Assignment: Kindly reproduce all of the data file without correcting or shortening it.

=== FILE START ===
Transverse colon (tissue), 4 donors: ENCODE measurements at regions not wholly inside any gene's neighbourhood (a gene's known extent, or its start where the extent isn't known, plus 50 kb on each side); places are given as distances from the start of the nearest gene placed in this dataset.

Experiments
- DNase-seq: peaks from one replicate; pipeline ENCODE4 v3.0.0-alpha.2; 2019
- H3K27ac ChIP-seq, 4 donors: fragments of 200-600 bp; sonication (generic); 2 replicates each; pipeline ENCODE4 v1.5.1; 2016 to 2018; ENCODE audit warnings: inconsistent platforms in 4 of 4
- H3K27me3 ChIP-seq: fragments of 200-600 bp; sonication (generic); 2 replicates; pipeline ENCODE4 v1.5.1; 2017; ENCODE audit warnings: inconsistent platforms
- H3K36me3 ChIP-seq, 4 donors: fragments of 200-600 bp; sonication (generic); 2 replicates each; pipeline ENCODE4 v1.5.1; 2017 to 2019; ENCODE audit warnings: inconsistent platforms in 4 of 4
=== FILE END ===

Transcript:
Transverse colon (tissue), 4 donors: ENCODE measurements at regions not wholly inside any gene's neighbourhood (a gene's known extent, or its start where the extent isn't known, plus 50 kb on each side); places are given as distances from the start of the nearest gene placed in this dataset.

Experiments
- DNase-seq: peaks from one replicate; pipeline ENCODE4 v3.0.0-alpha.2; 2019
- H3K27ac ChIP-seq, 4 donors: fragments of 200-600 bp; sonication (generic); 2 replicates each; pipeline ENCODE4 v1.5.1; 2016 to 2018; ENCODE audit warnings: inconsistent platforms in 4 of 4
- H3K27me3 ChIP-seq: fragments of 200-600 bp; sonication (generic); 2 replicates; pipeline ENCODE4 v1.5.1; 2017; ENCODE audit warnings: inconsistent platforms
- H3K36me3 ChIP-seq, 4 donors: fragments of 200-600 bp; sonication (generic); 2 replicates each; pipeline ENCODE4 v1.5.1; 2017 to 2019; ENCODE audit warnings: inconsistent platforms in 4 of 4